• Cooking Time: 360-720
  • Servings: 6-8
  • Preparation Time: 15


Traditional imu kâlua puaʻa involves a big pit filled with burning kiawe wood, red-hot rocks, wet banana stumps, layers of ti leaves and a whole pig. Yes, the result is indescribably delicious, but it's not the kind of meal people turn to at the end of a long workday.

Crock pot kâlua pig approximates the imu kâlua flavors but with a fraction of the effort. Start this early in the day and just leave it until dinnertime.


  • 4-5 lb. pork butt, preferably bone-in
  • 1 Tablespoon Hawaiian salt
  • 1/2 Tablespoon liquid smoke
  • 3-4 ti leaves
  • 1 c. water


  • The ideal pork butt for this recipe is well-marbled and bone-in for maximum flavor and moisture.
  • Rub the butt with salt, dribble with liquid smoke then wrap it in several layers of ti leaves. Besides helping to steam the meat, ti leaves provide a subtle flavor that shouldn't be skipped. If ti is not available, substitute banana leaves.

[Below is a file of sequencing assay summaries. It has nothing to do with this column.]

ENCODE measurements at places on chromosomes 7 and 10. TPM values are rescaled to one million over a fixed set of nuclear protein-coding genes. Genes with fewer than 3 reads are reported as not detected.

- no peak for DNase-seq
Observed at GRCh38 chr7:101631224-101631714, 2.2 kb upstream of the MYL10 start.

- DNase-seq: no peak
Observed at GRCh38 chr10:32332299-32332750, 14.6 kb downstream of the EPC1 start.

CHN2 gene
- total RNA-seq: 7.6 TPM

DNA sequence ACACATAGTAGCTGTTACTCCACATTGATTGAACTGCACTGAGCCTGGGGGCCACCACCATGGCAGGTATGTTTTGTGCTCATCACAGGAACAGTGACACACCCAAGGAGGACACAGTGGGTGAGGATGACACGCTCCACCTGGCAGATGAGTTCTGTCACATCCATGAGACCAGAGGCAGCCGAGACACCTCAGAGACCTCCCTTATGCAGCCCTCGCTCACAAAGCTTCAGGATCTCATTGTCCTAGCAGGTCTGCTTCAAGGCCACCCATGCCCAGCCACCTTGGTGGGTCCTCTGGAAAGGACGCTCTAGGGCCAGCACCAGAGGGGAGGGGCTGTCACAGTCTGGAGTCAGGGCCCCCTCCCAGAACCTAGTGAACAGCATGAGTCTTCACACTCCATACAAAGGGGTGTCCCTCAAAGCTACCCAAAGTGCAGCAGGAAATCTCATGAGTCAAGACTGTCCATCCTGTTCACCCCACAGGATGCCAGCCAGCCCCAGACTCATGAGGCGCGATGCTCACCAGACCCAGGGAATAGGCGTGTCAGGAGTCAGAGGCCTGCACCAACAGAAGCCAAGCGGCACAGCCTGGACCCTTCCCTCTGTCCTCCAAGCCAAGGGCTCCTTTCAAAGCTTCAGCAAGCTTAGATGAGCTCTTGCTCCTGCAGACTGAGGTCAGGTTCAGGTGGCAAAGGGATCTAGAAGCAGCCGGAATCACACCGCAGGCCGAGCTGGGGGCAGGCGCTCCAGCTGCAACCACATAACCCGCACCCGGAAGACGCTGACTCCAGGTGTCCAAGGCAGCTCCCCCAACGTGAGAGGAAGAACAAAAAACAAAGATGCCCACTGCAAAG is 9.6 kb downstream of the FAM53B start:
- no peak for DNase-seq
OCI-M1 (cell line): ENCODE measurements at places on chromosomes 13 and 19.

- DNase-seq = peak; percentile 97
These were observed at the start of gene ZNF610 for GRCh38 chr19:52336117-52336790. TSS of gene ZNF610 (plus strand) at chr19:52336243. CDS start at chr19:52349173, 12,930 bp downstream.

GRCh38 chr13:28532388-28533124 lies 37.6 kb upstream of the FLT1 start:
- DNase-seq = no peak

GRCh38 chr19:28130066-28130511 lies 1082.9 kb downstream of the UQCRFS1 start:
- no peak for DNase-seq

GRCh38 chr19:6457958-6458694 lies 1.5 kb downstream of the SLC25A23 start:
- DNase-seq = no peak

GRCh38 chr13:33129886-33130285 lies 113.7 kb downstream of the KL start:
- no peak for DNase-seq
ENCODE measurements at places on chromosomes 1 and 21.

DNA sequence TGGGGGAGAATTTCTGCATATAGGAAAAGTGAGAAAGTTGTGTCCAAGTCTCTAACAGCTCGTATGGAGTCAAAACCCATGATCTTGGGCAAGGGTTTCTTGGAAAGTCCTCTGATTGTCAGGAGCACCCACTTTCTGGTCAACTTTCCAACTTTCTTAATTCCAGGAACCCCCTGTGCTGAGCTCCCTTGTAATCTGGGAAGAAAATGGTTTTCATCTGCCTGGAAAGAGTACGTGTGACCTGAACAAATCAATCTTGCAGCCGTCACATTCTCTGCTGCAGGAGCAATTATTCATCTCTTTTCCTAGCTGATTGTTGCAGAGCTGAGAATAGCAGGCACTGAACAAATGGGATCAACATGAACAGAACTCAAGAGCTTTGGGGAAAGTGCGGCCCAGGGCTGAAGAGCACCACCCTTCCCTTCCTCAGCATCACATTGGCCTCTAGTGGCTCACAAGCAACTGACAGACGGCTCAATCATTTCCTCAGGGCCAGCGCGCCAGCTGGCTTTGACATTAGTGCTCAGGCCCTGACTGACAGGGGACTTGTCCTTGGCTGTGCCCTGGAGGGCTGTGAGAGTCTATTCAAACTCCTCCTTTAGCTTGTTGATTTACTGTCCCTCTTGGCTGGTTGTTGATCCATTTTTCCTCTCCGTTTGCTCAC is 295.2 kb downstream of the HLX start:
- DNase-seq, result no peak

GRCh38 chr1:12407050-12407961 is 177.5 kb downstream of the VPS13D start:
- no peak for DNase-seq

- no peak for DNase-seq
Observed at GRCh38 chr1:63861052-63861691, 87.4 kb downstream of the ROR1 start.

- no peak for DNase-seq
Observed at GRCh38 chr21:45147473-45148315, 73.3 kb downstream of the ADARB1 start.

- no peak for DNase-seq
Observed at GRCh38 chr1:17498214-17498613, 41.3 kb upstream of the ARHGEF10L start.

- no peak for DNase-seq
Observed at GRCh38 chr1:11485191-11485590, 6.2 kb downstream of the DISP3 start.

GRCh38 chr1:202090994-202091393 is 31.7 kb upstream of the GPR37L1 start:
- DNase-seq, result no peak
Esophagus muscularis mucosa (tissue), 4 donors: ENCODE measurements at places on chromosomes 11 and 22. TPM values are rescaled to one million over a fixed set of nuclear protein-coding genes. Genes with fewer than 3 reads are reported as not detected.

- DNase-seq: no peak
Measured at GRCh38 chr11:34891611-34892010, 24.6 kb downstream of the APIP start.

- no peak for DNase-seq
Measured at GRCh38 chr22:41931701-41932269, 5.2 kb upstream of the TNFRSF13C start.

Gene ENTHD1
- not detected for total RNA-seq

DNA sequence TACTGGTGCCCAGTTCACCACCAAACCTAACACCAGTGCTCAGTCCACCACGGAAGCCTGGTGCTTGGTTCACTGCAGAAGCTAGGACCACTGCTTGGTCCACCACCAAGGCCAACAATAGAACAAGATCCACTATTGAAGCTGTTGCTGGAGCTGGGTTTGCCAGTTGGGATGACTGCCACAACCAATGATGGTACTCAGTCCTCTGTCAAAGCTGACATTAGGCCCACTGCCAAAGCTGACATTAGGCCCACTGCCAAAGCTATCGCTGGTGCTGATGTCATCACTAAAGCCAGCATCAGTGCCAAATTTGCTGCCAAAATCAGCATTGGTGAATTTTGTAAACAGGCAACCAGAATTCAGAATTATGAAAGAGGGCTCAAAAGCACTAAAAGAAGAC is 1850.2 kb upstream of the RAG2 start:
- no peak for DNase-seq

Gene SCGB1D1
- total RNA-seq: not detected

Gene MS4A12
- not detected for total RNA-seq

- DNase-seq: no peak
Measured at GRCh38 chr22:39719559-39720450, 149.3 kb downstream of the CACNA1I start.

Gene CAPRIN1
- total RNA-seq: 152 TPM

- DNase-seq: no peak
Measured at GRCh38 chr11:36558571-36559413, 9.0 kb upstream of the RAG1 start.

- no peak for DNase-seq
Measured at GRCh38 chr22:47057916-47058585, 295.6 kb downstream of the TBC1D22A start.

• Place the wrapped butt in a crock pot and pour the cup of water around it. The water is there primarily to prevent scorching until the meat cooks down enough to render its own juices.
  • Cook on low for at least 5-6 hours but up to all day.
  • When cooking is complete, remove the butt, reserve juices and discard the leaves. Let the meat rest for a few minutes. When cool enough to handle, shred with two forks.
  • Pour reserved liquid over the shredded meat and serve. Assuming you have any leftover at the end of the night, kâlua pig freezes well.

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